“Chop from the Top” is not a meaningless catch phrase, and here’s why.

The Oakland Unified School District (“OUSD”) Superintendent and Board of Education President introduced a series of “Budget Adjustments” in a joint letter on 2/27/2023 that they claim are needed to fund badly needed compensation increases for our educators and other union staff. The Attachment A list of “Adjustments” includes (as best as we could make sense of it) the following categories of adjustments:

While the OUSD Board had been talking about reprioritizing the budget since the beginning of the year, it was the first time that the public and perhaps some members of the board had seen some of the “Budget Adjustments” including the plan to lay off nearly a hundred of our lowest paid employees, most of whom work directly with students as special education paraprofessionals, restorative justice facilitators, case managers, early literacy tutors and a safety position created during the implementation of the George Floyd Resolution. Also a huge surprise (given the board’s decision just a month before to overturn planned school closures and mergers) was the plan to merge “at least ten schools” to save $2.5 million. Directors VanCedric Williams, Valarie Bachelor and Jennifer Brouhard have been clear during their campaigns and since that they will not balance the budget by laying off our lowest paid union workers or by closing or merging schools, especially without any prior community agreement. So it was no surprise that these three board members did not support the package of cuts and voted no. For more on that vote check out our blog post from earlier this week.

OUSD has a historic opportunity to fundamentally transform our district in service of students by “chopping from the top”

“Chop from the top” doesn’t mean letting a few folks go, it means reorganizing departments (fewer people) and restructuring senior central office salaries to bring us in line with neighboring districts, and now is the time to get started. We have historic reserves and one time Covid dollars that can be used to free up funds to give teachers and other union workers raises (because they are vastly underpaid) while we work on restructuring the central office to run more efficiently with fewer dollars. We are very pleased to have read in the presentation that some of that work has begun. For instance, the enrollment department is reorganizing both the way it is funded and help it deliver services more efficiently:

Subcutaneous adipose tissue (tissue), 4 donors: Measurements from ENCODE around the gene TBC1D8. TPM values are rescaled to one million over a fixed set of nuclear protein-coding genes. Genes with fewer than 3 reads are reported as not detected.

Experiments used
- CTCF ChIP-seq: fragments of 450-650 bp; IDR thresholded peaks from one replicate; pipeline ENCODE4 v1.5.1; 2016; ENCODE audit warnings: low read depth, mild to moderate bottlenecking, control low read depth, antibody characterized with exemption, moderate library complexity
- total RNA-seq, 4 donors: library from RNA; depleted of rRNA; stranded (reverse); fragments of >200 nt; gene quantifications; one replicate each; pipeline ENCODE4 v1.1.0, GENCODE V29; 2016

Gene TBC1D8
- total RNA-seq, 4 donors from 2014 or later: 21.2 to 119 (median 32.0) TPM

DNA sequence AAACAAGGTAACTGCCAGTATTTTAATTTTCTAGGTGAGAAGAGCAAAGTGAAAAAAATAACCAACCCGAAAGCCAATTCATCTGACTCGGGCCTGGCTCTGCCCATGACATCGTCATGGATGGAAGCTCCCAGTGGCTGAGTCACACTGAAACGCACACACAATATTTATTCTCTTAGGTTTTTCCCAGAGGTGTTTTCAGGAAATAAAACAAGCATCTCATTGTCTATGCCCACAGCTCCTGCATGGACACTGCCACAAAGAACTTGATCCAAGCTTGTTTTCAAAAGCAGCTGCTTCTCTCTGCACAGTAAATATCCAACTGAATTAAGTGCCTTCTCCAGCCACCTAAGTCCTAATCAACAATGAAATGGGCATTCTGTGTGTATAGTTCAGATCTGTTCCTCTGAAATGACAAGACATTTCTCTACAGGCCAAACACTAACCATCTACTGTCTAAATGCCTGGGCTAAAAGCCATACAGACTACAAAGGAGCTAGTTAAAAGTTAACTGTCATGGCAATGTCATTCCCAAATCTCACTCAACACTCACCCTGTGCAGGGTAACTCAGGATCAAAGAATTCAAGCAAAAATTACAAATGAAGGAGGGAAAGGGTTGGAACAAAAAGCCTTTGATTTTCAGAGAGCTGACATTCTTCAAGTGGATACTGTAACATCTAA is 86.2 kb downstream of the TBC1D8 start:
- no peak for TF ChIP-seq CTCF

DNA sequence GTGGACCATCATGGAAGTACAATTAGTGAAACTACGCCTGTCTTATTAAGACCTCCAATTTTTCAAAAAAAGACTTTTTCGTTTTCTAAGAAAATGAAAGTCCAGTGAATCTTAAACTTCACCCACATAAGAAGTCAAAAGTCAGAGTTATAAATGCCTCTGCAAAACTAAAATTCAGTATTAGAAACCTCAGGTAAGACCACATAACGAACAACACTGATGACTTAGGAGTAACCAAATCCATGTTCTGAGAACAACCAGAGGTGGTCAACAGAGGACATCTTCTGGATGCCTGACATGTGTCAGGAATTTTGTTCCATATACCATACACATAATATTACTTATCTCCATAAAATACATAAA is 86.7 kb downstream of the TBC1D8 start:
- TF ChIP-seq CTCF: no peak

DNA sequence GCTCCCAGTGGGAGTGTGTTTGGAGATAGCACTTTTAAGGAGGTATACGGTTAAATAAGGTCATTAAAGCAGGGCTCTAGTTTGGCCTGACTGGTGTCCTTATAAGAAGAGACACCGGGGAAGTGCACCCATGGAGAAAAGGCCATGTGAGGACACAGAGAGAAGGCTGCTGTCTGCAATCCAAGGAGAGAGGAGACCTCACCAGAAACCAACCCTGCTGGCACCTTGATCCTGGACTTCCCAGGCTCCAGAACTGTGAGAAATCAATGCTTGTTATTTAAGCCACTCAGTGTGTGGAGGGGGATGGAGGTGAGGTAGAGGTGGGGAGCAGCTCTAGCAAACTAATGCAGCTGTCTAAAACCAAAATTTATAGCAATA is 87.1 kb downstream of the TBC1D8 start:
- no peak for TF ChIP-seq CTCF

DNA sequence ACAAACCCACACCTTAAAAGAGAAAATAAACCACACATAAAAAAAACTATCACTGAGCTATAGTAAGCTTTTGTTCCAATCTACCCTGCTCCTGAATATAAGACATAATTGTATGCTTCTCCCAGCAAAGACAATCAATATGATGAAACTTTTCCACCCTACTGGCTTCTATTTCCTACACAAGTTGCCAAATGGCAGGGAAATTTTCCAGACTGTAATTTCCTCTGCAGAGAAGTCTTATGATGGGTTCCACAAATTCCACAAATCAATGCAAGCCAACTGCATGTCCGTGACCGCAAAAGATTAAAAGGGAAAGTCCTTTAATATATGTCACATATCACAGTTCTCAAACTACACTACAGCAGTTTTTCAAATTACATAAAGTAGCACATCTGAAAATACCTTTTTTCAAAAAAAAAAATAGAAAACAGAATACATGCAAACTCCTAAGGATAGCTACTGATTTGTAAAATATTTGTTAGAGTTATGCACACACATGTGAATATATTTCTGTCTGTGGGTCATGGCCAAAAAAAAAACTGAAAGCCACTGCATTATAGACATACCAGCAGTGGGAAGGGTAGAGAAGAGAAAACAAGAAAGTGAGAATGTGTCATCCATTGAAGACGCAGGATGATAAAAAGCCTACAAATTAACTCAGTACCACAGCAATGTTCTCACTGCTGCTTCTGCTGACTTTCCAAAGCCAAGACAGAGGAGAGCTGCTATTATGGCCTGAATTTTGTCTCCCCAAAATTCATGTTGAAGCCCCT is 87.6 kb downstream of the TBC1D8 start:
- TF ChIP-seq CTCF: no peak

OUSD Budget Adjustments Attachment A page 7

According to the presentation, OUSD is also planning to eliminate the entire Chief of Staff office at the end of the 2024-25 school year, and to collapse the Business and Operations offices together (which is how we have functioned in the past) over the next few years. While we applaud these changes, and we are looking forward to full implementation, the Chief of Staff’s office is not paid with General Fund revenues (and is therefore those funds are not available to push to school sites), nor is the Chief Business Officer (who is paid from AB1840 funds), so we need to do more.

OUSD has too many supervisors who are paid too much

Every district in California reports data to the state, and for expenditures, every district reports them in the same way – by using “Object Codes” to identify the type of expenditure. That data is all publicly available on the http://www.ed-data.org/ website, and much of the data we use comes from that site. Object Code 2300 is defined as “Classified Supervisors’ and Administrators’ Salaries – Full-time, part-time, and prorated portions of salaries of supervisory personnel who are business managers, controllers, directors, chief accountants, accounting supervisors, purchasing agents, site administrators, assistant superintendents, and superintendents. Include stipends for governing board members and personnel commission members.” This does not include Principals (who are “certificated”) but can include Community School Managers. For the most part, however, it represents central supervisory staff.

The statewide average for the cost to a district for Object Code 2300 Supervisory staff is $172 per Average Daily Attendance (“ADA”) which is the number of students attending on a given day (so essentially $172 per regularly attending student). For OUSD, that cost is $1000 per student, or 591% above average of all districts.

This 591% number is not an anomaly, although it is down slightly from our high of 675% in 2016-17 under previous Superintendent Antwan Wilson. It reflects both the NUMBER of employees (high) and the COST of those employees’ salary and benefits (also high).

What do some other districts look like in terms of both the number of upper admin and their salaries? We compared West Contra Costa Unified (Richmond area) and Santa Ana Unified in Southern California that OUSD has used for the “number of schools” comparison) to see what it looks like and found that if we staffed similar to those districts, with fewer employees making less money, we could save $20 million per year.